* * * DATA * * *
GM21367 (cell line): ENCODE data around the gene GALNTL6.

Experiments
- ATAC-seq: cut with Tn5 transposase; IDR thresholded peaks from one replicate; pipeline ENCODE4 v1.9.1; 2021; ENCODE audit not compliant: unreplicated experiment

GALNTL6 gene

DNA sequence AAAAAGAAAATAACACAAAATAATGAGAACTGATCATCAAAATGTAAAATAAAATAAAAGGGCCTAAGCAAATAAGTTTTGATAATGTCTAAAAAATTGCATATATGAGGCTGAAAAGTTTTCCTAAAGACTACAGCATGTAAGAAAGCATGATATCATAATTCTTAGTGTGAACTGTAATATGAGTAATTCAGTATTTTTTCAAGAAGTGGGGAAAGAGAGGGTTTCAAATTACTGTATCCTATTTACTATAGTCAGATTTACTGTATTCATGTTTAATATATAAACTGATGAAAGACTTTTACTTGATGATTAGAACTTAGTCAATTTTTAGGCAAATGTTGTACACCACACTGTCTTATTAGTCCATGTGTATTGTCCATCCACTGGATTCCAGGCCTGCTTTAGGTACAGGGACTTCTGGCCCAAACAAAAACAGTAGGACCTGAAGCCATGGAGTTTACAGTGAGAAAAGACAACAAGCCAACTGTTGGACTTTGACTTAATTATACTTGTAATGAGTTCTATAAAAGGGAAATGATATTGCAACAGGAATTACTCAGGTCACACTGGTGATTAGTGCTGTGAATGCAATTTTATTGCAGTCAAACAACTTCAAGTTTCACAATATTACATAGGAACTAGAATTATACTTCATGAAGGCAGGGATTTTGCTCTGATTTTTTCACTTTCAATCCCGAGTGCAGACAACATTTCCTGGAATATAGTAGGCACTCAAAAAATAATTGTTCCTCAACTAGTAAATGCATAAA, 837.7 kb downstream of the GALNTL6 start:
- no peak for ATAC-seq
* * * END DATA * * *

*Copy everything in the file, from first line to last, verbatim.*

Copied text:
GM21367 (cell line): ENCODE data around the gene GALNTL6.

Experiments
- ATAC-seq: cut with Tn5 transposase; IDR thresholded peaks from one replicate; pipeline ENCODE4 v1.9.1; 2021; ENCODE audit not compliant: unreplicated experiment

GALNTL6 gene

DNA sequence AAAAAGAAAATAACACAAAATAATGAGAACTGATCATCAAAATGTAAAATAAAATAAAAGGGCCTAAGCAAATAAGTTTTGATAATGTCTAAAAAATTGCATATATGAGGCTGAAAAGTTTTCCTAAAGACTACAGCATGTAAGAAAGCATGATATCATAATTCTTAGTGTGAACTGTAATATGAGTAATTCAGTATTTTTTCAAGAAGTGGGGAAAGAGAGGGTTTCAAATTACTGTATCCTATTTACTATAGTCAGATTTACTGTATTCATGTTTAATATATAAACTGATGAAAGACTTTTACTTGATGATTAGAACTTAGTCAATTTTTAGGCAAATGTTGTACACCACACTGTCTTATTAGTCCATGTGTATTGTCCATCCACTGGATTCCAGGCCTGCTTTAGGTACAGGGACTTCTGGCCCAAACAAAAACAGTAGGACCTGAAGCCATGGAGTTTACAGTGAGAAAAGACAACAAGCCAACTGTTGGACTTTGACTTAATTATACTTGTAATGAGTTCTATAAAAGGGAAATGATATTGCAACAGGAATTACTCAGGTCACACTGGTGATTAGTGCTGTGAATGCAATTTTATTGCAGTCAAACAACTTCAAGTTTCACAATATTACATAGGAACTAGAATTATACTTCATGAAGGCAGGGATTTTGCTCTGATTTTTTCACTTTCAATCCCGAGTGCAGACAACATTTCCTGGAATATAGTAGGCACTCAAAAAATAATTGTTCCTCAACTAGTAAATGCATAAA, 837.7 kb downstream of the GALNTL6 start:
- no peak for ATAC-seq